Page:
"Products such as our ICL Start & Gro base fertiliser, with additional calcium nitrate, can balance the degradability and nitrogen draw-down issues often associated with peat-free growing media, especially where the higher proportion of fine barks are used. This issue can be further managed with routine maintenance fertilisation," Sandford advises.
Of course, high pH can lead to iron and magnesium deficiency so growers also need to give careful consideration to the source and longevity of added micronutrients. ICL's Micromax Premium contains high levels of both Fe and Mg in fine granular form and has longevity of up to 16 months. Growers should also be aware of two new ICL products.
"New this year, two controlled-release products - Osmocote CalMag and Osmocote Iron - both have threeto four-month release patterns," says Sandford. "Utilising advanced coating technology, these products are mixed into the substrate and can be used alongside other Osmocote products or with water-soluble programmes."
Osmocote CalMag delivers nitrogen, calcium and magnesium on a daily basis. "Some crops such as blue conifers, magnolias and hydrangeas are particularly magnesium-demanding while others, such as Rosa, Buxus and Taxus, are calcium-demanding. CalMag is also ideally suited to pot plant production in soft-water locations," says Sandford.
Osmocote Iron is a fully coated fertiliser releasing iron on a daily basis. It is said to be ideal for use in peat-free growing media, particularly for iron-demanding crops such as primulas and vincas, generating better leaf colour and helping to optimise photosynthesis.
When using peat-free growing media it is particularly important to assess water quality/type. Hard water will in time lead to increased pH levels and compound other issues. Conversely, soft-water types need to be adjusted to ensure there is sufficient calcium and magnesium available for both vegetative and generative/final growth phases. According to Sandford, this is particularly so when there are high proportions of coir in the mix.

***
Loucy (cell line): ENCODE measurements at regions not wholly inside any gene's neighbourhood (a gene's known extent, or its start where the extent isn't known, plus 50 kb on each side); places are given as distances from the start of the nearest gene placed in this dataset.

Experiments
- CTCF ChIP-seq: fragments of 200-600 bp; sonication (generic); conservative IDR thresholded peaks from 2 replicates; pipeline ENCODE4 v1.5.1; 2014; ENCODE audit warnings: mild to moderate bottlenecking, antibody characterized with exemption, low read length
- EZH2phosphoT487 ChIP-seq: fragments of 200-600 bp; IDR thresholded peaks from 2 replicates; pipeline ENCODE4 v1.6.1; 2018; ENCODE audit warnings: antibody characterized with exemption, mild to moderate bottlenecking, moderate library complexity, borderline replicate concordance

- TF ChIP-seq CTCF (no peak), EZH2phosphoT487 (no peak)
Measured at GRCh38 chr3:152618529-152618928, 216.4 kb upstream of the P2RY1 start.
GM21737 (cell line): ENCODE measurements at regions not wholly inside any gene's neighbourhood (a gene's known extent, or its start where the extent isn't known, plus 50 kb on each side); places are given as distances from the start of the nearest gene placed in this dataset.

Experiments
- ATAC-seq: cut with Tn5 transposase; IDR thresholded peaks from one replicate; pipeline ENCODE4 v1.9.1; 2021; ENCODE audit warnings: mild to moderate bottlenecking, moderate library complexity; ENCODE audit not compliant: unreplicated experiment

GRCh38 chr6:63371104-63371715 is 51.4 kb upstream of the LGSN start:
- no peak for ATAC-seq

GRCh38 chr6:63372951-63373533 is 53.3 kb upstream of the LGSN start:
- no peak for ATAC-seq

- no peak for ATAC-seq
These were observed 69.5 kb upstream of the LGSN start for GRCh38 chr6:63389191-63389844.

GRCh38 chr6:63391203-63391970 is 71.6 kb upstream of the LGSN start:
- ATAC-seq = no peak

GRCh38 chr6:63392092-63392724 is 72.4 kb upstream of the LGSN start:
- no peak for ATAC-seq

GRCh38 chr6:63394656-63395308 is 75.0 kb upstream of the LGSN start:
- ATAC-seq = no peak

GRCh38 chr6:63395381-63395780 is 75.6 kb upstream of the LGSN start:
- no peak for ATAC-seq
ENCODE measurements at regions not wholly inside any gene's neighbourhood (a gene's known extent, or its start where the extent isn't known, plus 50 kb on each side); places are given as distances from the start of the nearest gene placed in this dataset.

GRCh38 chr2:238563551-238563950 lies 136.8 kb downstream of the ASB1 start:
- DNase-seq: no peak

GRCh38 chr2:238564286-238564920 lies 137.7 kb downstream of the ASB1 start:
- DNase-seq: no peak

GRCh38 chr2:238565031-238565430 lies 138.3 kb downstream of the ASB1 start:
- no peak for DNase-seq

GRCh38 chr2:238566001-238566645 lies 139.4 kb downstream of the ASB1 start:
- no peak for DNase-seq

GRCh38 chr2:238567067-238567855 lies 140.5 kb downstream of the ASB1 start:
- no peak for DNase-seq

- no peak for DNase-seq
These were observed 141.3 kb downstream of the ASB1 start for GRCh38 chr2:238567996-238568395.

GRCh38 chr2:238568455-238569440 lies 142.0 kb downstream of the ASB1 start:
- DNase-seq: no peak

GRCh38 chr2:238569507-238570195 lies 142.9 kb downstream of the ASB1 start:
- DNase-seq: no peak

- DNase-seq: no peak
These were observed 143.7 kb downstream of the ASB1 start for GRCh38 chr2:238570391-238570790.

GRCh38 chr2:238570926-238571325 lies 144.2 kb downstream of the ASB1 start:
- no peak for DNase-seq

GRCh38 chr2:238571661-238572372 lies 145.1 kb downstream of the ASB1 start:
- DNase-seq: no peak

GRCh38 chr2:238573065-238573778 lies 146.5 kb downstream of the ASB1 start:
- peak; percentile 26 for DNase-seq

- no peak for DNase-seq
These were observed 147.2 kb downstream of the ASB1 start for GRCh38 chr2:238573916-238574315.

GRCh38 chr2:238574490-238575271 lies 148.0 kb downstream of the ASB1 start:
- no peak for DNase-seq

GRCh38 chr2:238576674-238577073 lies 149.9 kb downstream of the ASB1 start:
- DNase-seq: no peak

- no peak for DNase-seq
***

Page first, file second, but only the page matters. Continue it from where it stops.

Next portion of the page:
It may sound complex, perhaps even a little daunting, if you have been reluctant to take the plunge and go peat-free. But suppliers now have the knowledge and experience to assist. Sandford says: "Our ICL Peters and Universol water-soluble fertiliser (WSF) ranges, when combined with our decision-support tool AngelaWeb, can take into account your water quality, base nutrition level, controlled-release fertiliser and WSF inputs to arrive at a complete nutrition solution for more than 900 crops."
Over the past 25 years most growers have trialled peat-free mixes in their production. Some have opted for peat-reduced while others have gone totally peat-free. Melcourt reports that Rugby-based Bernhard's Nurseries, grower of more than one million trees, shrubs, roses and conifers annually, has switched to 100 per cent peat-free compost in all its own production.
"The group has used peat-reduced media for a number of years, as well as Melcourt Potting Bark to 'top' pots, reducing labour and herbicide usage," explains Melcourt technical director Catherine Dawson. "However, Bernhard's has also been trialling production in Melcourt Sylvamix alongside existing products for the past two years."
Bernhard's general manager John Marsden confirms: "We have been so impressed with Sylvamix that we have now made the full switch to 100 per cent peat-free media across all the group's own production, and customers seem pleased that we are making this change."
Melcourt helps growers through any transition to a new growing medium. Technical sales managers Neil Gray and Richard Cave, both former nurserymen, offer advice and guidance. Dawson says: "Many new users are surprised at the ease of the transition and find that there are other advantages when using Sylvamix, such as faster potting rates, less wastage, cleaner tops with less algae, moss and liverwort and an ease of handling that they hadn't previously known was possible."
Premix protection against fungal root diseases
Offering convenience and accuracy, Prestop can now be premixed into growing-media mixes to provide protection against fungal root diseases. A registered biofungicide, Prestop contains the mycelia and spores of a highly aggressive naturally occurring soil fungus Gliocladium catenulatum strain J1446.
Able to survive in the rhizosphere and around the roots for several weeks, and on foliage if applied as a spray, the fungus attacks and suppresses a range of pathogens. It is already popular mixed with substrate and offers tangible benefits.
ICL technical manager Andrew Wilson explains: "Safe for beneficials and compatible with many pesticides, Prestop can be incorporated into IPM programmes. It does not cause plant scorch, there is no worker re-entry interval and no harvest interval."